From all these thousands of columns Mencken quarried several widely read and influential books: two large anthologies called “Chrestomathies,” six essay collections called “Prejudices,” and a further half-dozen volumes on ethics, religion, politics, literature, and women. His three-volume autobiography was immensely popular. Perhaps his greatest achievement was The American Language,” an encyclopedic treatise on the evolution of American English. Quantitatively speaking, he was a prodigious success.

And qualitatively? There is a sharp difference in quality between Mencken’s style and his thought. The style remains a marvel. Mencken’s prose cascades along like a force of nature: the verbal equivalent of the Columbia River before it was dammed. It has formal qualities, too: delicate balance, delicious inventiveness, and flawless comic timing. Here is a classic specimen, one of his most famous sentences, explaining why he was glad to be an American: “Here, more than anywhere else that I know of or have heard of, the daily panorama of human existence, of private and communal folly – the unending procession of governmental extortions and chicaneries, of commercial brigandages and throat-slittings, of theological buffooneries, or aesthetic ribaldries, of legal swindles and harlotries, of miscellaneous rogueries, villainies, imbecilities, grotesqueries, and extravagances – is so inordinately gross and preposterous, so perfectly brought up to the highest conceivable amperage, so steadily enriched with an almost fabulous daring and originality, that only the man who was born with a petrified diaphragm can fail to laugh himself to sleep every night, and to awake every morning with all the eager, unflagging expectation of a Sunday-school superintendent touring the Paris peep-shows.”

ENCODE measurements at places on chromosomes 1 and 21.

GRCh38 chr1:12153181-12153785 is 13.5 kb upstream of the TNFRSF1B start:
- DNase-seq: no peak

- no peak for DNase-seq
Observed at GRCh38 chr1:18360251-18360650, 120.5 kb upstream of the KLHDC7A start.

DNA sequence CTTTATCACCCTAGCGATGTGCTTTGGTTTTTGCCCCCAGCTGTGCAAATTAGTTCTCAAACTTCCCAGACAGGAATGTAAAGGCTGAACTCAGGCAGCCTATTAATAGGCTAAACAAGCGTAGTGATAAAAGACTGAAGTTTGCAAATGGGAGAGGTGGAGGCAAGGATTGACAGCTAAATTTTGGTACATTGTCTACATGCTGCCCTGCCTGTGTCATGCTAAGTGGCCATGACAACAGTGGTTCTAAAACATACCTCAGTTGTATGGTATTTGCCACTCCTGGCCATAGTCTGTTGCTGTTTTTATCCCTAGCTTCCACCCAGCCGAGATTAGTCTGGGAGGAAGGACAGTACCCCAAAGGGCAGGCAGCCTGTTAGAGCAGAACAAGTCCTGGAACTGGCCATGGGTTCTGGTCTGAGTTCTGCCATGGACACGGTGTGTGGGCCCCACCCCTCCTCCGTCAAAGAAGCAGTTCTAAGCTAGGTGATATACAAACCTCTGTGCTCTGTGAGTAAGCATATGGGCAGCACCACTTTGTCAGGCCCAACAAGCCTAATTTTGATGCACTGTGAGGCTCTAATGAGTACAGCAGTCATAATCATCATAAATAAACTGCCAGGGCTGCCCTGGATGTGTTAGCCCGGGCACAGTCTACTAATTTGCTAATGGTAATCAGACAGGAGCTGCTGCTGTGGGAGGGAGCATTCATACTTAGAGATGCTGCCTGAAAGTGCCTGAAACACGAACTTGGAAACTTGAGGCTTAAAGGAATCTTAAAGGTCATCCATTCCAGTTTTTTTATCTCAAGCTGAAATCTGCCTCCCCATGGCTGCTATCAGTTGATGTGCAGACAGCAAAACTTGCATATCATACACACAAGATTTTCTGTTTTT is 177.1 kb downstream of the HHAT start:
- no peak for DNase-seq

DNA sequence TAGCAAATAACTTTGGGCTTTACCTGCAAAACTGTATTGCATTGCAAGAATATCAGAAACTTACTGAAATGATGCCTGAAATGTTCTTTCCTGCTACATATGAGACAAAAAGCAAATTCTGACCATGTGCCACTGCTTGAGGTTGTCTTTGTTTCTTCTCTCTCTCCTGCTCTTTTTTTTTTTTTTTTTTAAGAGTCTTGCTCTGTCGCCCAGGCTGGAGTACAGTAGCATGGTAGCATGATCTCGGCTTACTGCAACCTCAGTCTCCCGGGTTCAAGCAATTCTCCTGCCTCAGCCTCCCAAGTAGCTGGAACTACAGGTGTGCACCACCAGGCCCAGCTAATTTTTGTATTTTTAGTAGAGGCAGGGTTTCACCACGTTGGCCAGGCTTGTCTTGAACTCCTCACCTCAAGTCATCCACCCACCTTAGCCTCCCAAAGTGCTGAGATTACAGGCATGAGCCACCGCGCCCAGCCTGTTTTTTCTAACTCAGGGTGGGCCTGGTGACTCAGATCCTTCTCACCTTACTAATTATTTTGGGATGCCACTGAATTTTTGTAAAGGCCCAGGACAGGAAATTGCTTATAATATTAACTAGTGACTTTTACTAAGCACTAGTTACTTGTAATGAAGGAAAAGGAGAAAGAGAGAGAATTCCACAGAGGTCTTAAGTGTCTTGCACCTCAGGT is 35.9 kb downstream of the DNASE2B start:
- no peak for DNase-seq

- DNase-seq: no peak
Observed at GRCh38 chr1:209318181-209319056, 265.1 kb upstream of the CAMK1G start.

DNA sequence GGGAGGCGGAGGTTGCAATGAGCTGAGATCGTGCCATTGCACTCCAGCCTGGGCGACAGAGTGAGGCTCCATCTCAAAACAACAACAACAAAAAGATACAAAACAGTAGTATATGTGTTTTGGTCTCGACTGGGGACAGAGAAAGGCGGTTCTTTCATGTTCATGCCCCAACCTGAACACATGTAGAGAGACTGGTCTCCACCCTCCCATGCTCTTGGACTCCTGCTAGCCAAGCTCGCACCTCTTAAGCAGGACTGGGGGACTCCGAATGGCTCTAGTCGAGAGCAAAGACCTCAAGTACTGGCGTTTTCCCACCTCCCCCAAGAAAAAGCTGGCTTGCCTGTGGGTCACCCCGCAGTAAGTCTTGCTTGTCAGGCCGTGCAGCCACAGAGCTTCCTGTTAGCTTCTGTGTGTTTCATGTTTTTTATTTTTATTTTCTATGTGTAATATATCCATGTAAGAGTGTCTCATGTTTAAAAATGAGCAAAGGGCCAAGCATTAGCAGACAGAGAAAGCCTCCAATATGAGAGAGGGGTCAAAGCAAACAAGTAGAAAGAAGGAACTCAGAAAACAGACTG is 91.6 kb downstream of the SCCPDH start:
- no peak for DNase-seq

Mencken as thinker is another matter. Edmund Wilson, though an admirer, acknowledged that “his ideas are not many, nor subtle.” Even Terry Teachout, whose splendidly judicious and discriminating biography is mainly sympathetic, calls him a “poseur” and a “philistine,” who “lived to exaggerate.” Mencken was a peerless debunker. But not everything he jeered at was bunk. Ridiculing Henry James, Isadora Duncan, Stravinsky, and Joyce, for example, only made Mencken seem ridiculous.

Ridiculing democracy and social reform made him something of a nuisance. Rulers don’t usually mind being made fun of by people who, at the same time, warn that no change for the better is possible. Mencken, the skeptic, had no patience with “democratic sentimentality.” “At the bottom of democracy … one always finds envy of the fellow who is having a better time in the world.” “The downtrodden … usually have their own follies and incapacities to thank.” Reformers are all charlatans, peddling one or another “sovereign balm for all the evils of the world.”

The distinction between a sovereign balm for all evils (i.e., quackery) and an adequate remedy for substantial evils (i.e., reform) should not have been, one would think, too difficult for someone of Mencken’s intelligence. But he was rarely serious or scrupulous enough to make it. Which may be why, as Teachout (a neoconservative) notes approvingly, “Mencken’s social and political views, long thought irreversibly outdated, have become a resurgent strain in American thought.” Yes, it’s true: Skepticism about the possibility of helping the less well off – especially if any significant expense to the better off is involved – does seem once again to be a keynote of American “thought.”